WASHINGTON — The U.S. Army is interested in using airborne assets to extend lines of communication across the vast Indo-Pacific region, where watery expanses, thick foliage and technologically advanced adversaries can hamstring connectivity.

Experimentation with the so-called aerial tier is happening at Project Convergence, the service’s large-scale test of technologies meant to advance the Pentagon’s Joint All-Domain Command and Control philosophy. That effort is meant to “extend the network and really get it distributed further so” troops in the region can talk at greater distances, according to Maj. Gen. Jeth Rey, the director of the Army’s Network Cross-Functional Team.

“Distributed comms, distributed command and control — we like that part of it,” Rey told reporters Oct. 10 on the sidelines of the Association of the U.S. Army’s annual convention.

Aerial-tier networking boosts connectivity by using airborne systems, such as drones, to bridge large distances or circumvent signal-impeding obstacles, like mountains and buildings. Unlike satellites, which can be slow to deploy and can be jammed or destroyed, aerial-tier gear can deploy quickly overhead when and where soldiers need it, providing a critical link to friendly forces, whether that’s on an island next door or in a neighborhood down the road.

The Army is investing in the aerial tier as the Pentagon postures itself for larger-scale conflicts with China and Russia — the sort of fights that spread out troops and demand speedy reactions. This year’s Project Convergence will feature European and Indo-Pacific scenarios.

Rey’s comments come as the Army’s I Corps — a headquarters that manages more than 44,000 soldiers stationed at Joint Base Lewis-McChord in Washington state and across the Pacific, including in Hawaii and Alaska — tinkers with a concept known as distributed command and control.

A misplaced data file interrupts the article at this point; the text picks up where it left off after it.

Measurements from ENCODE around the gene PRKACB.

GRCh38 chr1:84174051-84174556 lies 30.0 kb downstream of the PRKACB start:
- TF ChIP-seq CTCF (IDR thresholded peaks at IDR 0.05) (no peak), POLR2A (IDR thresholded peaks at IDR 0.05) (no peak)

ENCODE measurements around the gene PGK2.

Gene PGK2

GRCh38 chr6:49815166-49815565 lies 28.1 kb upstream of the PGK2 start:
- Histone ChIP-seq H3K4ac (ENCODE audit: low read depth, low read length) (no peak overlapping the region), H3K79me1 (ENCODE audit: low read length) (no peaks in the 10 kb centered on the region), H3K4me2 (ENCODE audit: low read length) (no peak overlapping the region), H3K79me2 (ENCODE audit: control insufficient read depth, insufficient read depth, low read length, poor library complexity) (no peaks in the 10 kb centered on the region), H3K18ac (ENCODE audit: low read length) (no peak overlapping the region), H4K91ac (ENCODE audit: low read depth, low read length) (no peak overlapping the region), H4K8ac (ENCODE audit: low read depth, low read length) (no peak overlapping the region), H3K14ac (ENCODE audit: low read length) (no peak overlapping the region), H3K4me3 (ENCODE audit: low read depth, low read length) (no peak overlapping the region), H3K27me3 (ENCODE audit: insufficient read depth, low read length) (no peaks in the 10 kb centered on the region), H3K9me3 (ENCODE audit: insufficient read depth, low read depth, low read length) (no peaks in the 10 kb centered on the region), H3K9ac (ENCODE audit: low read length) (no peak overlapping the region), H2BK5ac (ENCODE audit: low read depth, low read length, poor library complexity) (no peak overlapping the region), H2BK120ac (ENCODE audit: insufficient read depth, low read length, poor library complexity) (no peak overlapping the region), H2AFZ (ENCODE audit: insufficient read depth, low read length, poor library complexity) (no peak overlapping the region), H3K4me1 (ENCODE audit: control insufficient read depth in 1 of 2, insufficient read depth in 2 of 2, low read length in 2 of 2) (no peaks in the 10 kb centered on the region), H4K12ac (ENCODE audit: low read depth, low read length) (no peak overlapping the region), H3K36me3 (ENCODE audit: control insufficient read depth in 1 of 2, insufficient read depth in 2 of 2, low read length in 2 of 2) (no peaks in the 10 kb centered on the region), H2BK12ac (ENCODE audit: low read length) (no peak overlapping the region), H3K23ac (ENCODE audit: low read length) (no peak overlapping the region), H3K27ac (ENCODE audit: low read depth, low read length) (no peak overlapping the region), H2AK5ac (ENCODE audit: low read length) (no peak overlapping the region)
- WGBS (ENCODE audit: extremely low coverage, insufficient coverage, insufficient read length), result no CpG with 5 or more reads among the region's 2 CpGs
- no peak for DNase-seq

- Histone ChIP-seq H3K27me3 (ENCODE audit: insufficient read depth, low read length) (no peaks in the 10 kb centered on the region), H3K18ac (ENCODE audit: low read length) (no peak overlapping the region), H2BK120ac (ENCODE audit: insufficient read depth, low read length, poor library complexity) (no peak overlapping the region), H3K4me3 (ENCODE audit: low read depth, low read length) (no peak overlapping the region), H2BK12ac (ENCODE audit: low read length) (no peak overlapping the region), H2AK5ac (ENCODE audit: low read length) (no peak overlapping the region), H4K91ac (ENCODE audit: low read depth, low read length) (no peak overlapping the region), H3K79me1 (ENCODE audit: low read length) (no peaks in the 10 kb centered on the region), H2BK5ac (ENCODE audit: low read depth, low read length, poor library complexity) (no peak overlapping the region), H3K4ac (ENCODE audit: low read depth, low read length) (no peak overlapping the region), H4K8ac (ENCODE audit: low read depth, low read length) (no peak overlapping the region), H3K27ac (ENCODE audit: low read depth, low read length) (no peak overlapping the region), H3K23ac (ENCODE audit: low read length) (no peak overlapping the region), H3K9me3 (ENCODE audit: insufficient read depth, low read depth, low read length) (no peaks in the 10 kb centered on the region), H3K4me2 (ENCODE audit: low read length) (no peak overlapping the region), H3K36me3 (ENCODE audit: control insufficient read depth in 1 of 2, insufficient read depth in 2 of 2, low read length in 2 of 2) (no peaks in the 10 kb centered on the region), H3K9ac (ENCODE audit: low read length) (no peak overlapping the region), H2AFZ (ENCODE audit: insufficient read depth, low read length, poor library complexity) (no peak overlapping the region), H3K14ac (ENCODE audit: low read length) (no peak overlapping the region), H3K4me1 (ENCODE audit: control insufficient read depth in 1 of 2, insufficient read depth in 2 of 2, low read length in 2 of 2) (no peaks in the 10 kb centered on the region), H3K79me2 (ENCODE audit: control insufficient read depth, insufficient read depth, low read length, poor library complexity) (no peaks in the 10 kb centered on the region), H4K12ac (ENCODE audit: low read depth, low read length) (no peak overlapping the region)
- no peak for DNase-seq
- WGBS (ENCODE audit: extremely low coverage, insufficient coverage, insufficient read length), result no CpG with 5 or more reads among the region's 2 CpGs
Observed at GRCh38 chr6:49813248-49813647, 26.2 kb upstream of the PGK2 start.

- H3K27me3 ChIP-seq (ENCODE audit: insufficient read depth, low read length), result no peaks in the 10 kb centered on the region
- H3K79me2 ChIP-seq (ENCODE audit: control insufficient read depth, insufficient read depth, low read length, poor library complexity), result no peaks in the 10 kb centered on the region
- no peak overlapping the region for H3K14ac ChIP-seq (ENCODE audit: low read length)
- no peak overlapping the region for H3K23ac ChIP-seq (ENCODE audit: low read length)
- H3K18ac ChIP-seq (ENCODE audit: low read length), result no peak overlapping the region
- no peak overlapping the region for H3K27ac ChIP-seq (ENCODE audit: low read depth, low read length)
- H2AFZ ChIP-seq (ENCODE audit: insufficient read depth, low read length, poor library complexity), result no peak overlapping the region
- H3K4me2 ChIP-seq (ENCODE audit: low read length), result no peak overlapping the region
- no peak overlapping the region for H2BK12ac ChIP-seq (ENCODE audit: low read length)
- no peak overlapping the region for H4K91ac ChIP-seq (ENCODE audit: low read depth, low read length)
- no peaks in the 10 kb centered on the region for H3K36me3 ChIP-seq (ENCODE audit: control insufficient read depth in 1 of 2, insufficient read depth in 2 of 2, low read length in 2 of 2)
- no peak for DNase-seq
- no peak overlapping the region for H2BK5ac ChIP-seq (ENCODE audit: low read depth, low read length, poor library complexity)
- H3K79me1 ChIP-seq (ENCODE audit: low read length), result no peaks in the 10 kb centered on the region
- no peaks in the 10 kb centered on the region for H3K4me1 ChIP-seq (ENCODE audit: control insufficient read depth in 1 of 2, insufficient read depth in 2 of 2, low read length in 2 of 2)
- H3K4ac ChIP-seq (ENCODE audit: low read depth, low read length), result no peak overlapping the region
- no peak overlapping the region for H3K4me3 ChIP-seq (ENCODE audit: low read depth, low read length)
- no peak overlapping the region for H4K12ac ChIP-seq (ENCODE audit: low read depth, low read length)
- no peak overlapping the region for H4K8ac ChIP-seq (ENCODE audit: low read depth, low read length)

The distributed approach means smaller, harder-to-detect teams would be sprinkled across the Indo-Pacific landscape. Lt. Gen. Xavier Brunson, the commander of I Corps, on Monday said the key is to “continue to get smaller and do more with less people so that we can be in different locations, so that we are resilient.”

I Corps earlier this year dispatched Stryker combat vehicles and more than a dozen personnel to Guam to test integration with Navy systems and see how units with obfuscated footprints would fare in a region often considered the kingdom of air and sea.

Brunson on Monday said the experimentation was a success, and that “our next big steps are continuing” at a larger scale. The Strykers, he added, were a great tool to have on hand.

“They were very capable,” he said. “We had access to Link 16 in those vehicles. We could use 5G. We were using antennas off of planes from those vehicles.”

Colin Demarest was a reporter at C4ISRNET, where he covered military networks, cyber and IT. Colin had previously covered the Department of Energy and its National Nuclear Security Administration — namely Cold War cleanup and nuclear weapons development — for a daily newspaper in South Carolina. Colin is also an award-winning photographer.

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